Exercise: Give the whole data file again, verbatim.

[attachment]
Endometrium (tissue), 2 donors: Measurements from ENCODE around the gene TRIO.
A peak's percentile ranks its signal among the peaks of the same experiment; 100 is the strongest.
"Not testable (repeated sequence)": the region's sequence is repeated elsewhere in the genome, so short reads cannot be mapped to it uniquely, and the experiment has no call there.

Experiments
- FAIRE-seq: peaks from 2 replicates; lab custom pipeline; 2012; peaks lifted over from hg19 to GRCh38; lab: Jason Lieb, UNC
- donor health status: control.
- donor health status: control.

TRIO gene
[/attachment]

Endometrium (tissue), 2 donors: Measurements from ENCODE around the gene TRIO.
A peak's percentile ranks its signal among the peaks of the same experiment; 100 is the strongest.
"Not testable (repeated sequence)": the region's sequence is repeated elsewhere in the genome, so short reads cannot be mapped to it uniquely, and the experiment has no call there.

Experiments
- FAIRE-seq: peaks from 2 replicates; lab custom pipeline; 2012; peaks lifted over from hg19 to GRCh38; lab: Jason Lieb, UNC
- donor health status: control.
- donor health status: control.

TRIO gene